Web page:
Driven by an overbearing lust for evil that only a pure psychopath can have, Iago is not only one of literature’s worst villain’s, but he also is a heinous psychopath, whom possesses absolutely no capacity for human kindness or virtue. While Iago claims to be motivated by obtaining revenge of Othello and by jealousy of Michael Cassio, his actions suggest that of a diagnosis of psychopathic personality disorder, as his motivations contradict each other, and are not sufficient to constitute the level of destruction he employs. According to the Diagnostic and Statistics Manual of mental disorders, an individual can be diagnosed as a psychopath if they show a minimum of five out of eight of the following symptoms: 1) deceitful, conning, and manipulative behaviors, 2) absence of psychotic and neurotic symptoms, 3) lack of remorse, 4) lack of empathy, 5) inflated and arrogant self-appraisal, 6) pathological lying, 7) need for constant stimulation, and 8) glibness and superficial charm. Throughout the play, Othello, Iago displays all of these symptoms, and therefore is a psychopath. He especially manipulates and cons others, has a grandiose self-perception, and lacks empathy and remorse.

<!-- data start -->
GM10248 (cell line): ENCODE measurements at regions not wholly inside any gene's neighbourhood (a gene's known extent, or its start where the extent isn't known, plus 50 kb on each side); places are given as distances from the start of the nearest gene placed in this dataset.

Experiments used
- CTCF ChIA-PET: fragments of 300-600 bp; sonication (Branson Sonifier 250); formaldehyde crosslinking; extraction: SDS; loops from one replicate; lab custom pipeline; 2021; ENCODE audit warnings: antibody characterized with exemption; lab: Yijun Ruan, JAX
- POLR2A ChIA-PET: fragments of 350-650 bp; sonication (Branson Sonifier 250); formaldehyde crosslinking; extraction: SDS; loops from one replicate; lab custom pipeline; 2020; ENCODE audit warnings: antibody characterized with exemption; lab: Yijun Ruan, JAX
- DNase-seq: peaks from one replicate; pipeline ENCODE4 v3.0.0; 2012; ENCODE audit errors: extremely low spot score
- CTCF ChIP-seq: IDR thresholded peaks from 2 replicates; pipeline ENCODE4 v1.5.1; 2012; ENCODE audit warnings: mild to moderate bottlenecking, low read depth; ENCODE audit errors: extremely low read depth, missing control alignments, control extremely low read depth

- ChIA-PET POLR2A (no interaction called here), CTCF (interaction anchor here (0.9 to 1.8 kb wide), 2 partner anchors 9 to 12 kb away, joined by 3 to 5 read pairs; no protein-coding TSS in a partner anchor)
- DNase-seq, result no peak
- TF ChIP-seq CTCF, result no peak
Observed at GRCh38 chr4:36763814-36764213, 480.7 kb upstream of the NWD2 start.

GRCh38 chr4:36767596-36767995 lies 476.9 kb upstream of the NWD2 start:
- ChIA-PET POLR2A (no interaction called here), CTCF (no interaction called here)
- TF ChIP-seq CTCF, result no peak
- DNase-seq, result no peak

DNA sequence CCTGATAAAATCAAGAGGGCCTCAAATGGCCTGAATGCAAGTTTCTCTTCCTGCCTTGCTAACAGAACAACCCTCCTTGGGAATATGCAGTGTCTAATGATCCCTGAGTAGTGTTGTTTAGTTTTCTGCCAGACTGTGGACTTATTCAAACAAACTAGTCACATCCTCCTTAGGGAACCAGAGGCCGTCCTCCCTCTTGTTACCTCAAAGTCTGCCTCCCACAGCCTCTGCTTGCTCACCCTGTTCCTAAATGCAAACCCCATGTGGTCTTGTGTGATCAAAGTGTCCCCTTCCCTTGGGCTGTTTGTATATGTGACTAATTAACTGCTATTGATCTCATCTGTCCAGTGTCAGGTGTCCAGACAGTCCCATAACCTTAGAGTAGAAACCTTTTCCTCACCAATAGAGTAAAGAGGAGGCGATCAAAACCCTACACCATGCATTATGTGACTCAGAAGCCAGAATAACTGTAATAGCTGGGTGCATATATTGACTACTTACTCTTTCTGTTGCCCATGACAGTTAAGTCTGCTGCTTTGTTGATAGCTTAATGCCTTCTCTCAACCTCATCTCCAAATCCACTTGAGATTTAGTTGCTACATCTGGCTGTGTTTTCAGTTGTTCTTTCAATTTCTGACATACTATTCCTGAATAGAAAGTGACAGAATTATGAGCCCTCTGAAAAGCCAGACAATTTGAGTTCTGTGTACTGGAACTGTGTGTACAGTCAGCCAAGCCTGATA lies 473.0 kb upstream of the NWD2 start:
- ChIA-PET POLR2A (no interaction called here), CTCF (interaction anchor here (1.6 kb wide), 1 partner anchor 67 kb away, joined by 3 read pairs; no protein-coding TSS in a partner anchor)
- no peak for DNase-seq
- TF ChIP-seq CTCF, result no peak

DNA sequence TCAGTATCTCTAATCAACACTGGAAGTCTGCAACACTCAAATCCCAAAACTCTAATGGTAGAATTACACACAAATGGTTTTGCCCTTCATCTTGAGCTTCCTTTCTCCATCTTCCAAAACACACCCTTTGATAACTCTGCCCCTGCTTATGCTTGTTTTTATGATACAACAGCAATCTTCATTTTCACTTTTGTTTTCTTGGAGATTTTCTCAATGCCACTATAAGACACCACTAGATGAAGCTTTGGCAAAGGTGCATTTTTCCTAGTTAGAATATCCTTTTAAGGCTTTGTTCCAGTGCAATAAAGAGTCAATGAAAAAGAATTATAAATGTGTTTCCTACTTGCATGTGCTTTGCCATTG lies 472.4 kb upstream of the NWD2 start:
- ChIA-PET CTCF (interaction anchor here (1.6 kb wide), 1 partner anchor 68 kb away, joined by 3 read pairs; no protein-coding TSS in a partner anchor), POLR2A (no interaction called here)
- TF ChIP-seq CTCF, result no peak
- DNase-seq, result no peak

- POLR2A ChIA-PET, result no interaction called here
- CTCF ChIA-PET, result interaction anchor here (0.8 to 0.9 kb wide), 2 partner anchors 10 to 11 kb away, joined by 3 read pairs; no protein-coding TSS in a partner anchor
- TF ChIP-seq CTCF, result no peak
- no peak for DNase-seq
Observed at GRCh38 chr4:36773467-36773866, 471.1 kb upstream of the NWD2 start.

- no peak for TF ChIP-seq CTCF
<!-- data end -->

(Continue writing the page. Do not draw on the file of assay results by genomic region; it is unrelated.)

Iago begins to manipulate the people around him in order to hurt Othello and make him think that his wife, Desdimona, and Cassio are having an affair. The first to fall victim to Iago's manipulation, is Rodrigo. Iago knows Rodrigo has feelings Desdemona, and would do anything to make her his own. Iago tells Rodrigo that the only way to win Desdemona's love, is to make money to procure gifts for her. "...put money in thy purse.." (Act 1, Scene 3, Line 339).